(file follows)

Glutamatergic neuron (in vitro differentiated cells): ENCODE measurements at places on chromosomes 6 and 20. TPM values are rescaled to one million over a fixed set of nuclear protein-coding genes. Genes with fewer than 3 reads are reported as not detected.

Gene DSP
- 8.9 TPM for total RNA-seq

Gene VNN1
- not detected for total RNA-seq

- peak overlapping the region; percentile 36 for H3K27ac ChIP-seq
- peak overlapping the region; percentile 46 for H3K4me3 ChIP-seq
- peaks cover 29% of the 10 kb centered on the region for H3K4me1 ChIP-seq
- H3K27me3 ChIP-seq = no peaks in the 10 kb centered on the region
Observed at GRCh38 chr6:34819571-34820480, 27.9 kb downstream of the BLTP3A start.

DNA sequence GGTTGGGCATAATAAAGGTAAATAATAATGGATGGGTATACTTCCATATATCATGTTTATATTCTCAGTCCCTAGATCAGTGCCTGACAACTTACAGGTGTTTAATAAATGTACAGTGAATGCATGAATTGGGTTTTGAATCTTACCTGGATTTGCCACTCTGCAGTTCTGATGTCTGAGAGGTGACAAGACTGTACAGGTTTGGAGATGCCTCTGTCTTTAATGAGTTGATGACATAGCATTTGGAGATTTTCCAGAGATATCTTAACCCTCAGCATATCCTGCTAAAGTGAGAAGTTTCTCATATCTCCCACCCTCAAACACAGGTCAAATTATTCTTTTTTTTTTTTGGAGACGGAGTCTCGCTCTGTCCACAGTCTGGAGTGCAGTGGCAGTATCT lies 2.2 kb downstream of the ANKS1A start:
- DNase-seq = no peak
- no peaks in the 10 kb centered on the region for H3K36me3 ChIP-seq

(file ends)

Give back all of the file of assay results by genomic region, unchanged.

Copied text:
Glutamatergic neuron (in vitro differentiated cells): ENCODE measurements at places on chromosomes 6 and 20. TPM values are rescaled to one million over a fixed set of nuclear protein-coding genes. Genes with fewer than 3 reads are reported as not detected.

Gene DSP
- 8.9 TPM for total RNA-seq

Gene VNN1
- not detected for total RNA-seq

- peak overlapping the region; percentile 36 for H3K27ac ChIP-seq
- peak overlapping the region; percentile 46 for H3K4me3 ChIP-seq
- peaks cover 29% of the 10 kb centered on the region for H3K4me1 ChIP-seq
- H3K27me3 ChIP-seq = no peaks in the 10 kb centered on the region
Observed at GRCh38 chr6:34819571-34820480, 27.9 kb downstream of the BLTP3A start.

DNA sequence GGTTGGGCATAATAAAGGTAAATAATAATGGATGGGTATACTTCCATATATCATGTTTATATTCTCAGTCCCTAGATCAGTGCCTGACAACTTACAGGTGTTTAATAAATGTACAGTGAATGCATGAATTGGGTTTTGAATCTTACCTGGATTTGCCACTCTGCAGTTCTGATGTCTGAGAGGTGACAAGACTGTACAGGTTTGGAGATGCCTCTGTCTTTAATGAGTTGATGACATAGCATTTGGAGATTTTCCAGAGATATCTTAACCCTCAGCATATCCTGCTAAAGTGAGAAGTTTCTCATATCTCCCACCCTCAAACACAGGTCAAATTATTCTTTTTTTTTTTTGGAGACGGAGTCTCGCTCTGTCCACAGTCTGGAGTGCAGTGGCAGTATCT lies 2.2 kb downstream of the ANKS1A start:
- DNase-seq = no peak
- no peaks in the 10 kb centered on the region for H3K36me3 ChIP-seq